With campaign season heating up, voters’ attention has turned to Palm Springs City Council races in districts 1, 2, and 3. But at recently completed weekend forums and on social media, one question has lingered: What about districts 4 and 5?
At issue: Palm Springs switched to district-wide elections in 2019, dividing the city into five separate districts. It also eliminated the elected mayor position and chose to rotate the mayoral role between councilmembers, assuring that the position is mainly ceremonial.
- Districts 4 and 5 held elections in 2020 and won’t be on the ballot again until November 2024.
But wait: In a unique twist, the District 4 seat might be on a separate ballot later this year. If Councilmember Christy Holstege – a former mayor – wins her campaign for California State Assembly, she will leave the Council, creating a hole.
- The city has two options should Holstege leave before her term expires: The remaining members of the City Council can interview candidates and appoint a new District 4 representative, or the city can hold an election.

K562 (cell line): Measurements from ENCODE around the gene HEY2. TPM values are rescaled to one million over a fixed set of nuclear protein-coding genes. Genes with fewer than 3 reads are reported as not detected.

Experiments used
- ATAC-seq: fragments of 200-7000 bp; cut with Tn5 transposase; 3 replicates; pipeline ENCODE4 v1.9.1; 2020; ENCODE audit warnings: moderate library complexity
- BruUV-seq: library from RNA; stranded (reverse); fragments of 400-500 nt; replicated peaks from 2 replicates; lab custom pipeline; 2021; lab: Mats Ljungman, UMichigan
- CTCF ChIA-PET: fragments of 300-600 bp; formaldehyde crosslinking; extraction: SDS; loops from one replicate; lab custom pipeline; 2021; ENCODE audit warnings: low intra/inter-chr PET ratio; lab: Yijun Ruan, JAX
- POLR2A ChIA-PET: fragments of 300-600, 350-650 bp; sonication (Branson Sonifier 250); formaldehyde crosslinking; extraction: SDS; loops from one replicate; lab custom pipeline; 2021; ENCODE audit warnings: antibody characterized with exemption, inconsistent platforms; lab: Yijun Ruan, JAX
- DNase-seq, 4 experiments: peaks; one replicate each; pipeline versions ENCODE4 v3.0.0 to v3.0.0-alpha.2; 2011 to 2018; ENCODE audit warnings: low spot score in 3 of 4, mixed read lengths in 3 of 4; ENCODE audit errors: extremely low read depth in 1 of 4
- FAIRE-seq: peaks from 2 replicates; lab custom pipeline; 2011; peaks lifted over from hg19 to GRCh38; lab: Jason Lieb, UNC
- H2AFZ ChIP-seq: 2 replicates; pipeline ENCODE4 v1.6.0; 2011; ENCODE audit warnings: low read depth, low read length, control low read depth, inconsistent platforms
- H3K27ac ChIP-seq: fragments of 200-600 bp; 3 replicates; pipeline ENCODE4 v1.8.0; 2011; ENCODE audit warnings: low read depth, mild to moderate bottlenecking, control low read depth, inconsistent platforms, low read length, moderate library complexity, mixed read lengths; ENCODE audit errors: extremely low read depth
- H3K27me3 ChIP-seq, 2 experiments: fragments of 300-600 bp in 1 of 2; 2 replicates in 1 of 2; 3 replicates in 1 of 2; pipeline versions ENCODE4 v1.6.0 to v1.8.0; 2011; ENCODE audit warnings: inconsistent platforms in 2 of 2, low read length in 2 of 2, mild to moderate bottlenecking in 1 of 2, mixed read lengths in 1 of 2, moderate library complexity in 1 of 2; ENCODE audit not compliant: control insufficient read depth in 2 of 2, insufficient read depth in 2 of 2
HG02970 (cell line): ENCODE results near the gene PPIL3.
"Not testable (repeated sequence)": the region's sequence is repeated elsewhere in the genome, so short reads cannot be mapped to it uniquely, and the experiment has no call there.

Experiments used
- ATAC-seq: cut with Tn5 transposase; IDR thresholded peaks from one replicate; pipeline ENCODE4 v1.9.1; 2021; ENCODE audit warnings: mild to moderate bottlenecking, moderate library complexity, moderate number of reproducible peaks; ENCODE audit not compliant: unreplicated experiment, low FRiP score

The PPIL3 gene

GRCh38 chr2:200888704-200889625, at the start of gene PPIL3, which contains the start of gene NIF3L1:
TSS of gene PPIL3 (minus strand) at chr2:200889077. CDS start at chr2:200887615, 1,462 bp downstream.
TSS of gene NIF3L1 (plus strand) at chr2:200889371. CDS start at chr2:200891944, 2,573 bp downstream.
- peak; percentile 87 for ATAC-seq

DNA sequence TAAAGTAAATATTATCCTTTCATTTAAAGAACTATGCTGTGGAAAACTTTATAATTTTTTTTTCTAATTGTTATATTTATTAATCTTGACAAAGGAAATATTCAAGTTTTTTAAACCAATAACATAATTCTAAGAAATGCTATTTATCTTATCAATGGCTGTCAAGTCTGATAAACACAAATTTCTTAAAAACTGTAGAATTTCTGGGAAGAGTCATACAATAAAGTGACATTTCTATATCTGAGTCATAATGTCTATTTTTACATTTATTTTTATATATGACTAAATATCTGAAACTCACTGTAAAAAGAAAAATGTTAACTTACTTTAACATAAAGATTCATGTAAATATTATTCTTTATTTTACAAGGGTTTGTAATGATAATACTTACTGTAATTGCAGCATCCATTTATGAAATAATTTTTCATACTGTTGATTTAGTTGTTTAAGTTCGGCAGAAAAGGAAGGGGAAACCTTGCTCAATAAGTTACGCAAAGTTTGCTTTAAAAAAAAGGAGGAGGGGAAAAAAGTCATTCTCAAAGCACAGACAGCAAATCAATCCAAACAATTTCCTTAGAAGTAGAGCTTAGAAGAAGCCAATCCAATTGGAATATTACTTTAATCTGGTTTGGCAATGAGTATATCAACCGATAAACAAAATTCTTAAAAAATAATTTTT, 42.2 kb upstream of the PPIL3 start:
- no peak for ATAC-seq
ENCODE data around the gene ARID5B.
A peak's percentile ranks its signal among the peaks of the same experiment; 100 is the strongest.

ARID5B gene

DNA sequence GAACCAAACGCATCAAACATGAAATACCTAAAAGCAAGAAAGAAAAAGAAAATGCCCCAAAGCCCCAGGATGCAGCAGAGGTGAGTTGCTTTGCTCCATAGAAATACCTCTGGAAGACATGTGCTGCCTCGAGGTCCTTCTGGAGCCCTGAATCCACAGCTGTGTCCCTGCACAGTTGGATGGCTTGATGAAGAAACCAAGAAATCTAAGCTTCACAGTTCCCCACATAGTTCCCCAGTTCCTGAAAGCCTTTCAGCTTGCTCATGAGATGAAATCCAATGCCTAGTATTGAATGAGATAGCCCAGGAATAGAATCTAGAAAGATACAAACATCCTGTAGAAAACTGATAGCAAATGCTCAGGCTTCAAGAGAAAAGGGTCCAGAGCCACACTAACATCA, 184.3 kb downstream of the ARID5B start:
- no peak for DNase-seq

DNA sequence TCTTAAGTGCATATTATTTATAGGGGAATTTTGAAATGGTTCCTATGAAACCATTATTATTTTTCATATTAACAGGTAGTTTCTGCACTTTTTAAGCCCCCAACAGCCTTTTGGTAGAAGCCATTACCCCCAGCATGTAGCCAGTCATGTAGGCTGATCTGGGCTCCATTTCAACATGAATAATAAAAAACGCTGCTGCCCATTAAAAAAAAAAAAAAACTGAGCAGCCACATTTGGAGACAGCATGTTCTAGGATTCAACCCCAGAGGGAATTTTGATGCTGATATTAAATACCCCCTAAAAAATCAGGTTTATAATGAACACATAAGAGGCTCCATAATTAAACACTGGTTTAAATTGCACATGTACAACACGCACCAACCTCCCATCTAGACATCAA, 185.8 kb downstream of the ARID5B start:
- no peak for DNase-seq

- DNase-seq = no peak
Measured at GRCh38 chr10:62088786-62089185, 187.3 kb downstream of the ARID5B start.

- While the state provides the City Council with 60 days to either appoint new Council members or call a special election, the city’s charter limits that timeline to 45 days.
Zoom in: While it’s true District 4 was not discussed at recent forums because it is not on the November ballot, it’s also true that candidates have started lobbying to be appointed or voted into place.
- Joe Jackson, a former chair of the city’s Sustainability Commission, filed paperwork earlier this year indicating he intends to seek the possibly vacant District 4 seat.
- This week, a second candidate entered the fray. In an email to The Post, Ernest Cecena said he would also file the necessary paperwork and seek the seat.
Cecena is no stranger to those in his district. The 48-year-old compliance auditor currently serves as chairman of the Tahquitz Creek Golf Neighborhood Organization. He is also on the Organized Neighborhoods of Palm Springs (ONE-PS) Finance Committee and is president of a non-profit.
- Last year, Cecena was a driving force behind a group called “Save PS Golf,” helping to rally his neighbors against the sale of the city-owned Tahquitz Creek Golf Resort to Oswit Land Trust.
- “With oversight, whether it’s over general ledgers, mortgage rate adjustments, analyzing banking transactions for fraud, or servicing of loans, it’s about asking the right questions,” Cecena said. “…I want to understand the processes at hand, do they make sense, can they be improved, and get things done.”
Going forward: Once seated by either method, anyone who would potentially take Holstege’s place would serve out her current term and need to run again in 2024 to retain the seat.
Want to find your district? Check this handy map.